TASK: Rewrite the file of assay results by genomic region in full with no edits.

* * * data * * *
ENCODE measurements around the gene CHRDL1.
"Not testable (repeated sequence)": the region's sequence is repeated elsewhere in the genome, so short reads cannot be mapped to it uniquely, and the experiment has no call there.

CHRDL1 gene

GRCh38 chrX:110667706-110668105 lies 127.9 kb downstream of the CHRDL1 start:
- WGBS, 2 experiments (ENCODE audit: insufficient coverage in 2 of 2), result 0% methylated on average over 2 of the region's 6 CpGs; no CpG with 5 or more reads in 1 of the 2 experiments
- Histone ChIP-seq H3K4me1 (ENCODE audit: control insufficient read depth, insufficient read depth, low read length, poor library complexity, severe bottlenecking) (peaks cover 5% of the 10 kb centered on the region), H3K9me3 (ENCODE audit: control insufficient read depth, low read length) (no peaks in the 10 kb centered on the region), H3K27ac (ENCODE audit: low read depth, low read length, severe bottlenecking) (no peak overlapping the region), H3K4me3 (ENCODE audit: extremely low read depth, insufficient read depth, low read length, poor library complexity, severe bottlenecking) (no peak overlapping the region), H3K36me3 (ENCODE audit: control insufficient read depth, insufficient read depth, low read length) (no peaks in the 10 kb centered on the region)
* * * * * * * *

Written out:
ENCODE measurements around the gene CHRDL1.
"Not testable (repeated sequence)": the region's sequence is repeated elsewhere in the genome, so short reads cannot be mapped to it uniquely, and the experiment has no call there.

CHRDL1 gene

GRCh38 chrX:110667706-110668105 lies 127.9 kb downstream of the CHRDL1 start:
- WGBS, 2 experiments (ENCODE audit: insufficient coverage in 2 of 2), result 0% methylated on average over 2 of the region's 6 CpGs; no CpG with 5 or more reads in 1 of the 2 experiments
- Histone ChIP-seq H3K4me1 (ENCODE audit: control insufficient read depth, insufficient read depth, low read length, poor library complexity, severe bottlenecking) (peaks cover 5% of the 10 kb centered on the region), H3K9me3 (ENCODE audit: control insufficient read depth, low read length) (no peaks in the 10 kb centered on the region), H3K27ac (ENCODE audit: low read depth, low read length, severe bottlenecking) (no peak overlapping the region), H3K4me3 (ENCODE audit: extremely low read depth, insufficient read depth, low read length, poor library complexity, severe bottlenecking) (no peak overlapping the region), H3K36me3 (ENCODE audit: control insufficient read depth, insufficient read depth, low read length) (no peaks in the 10 kb centered on the region)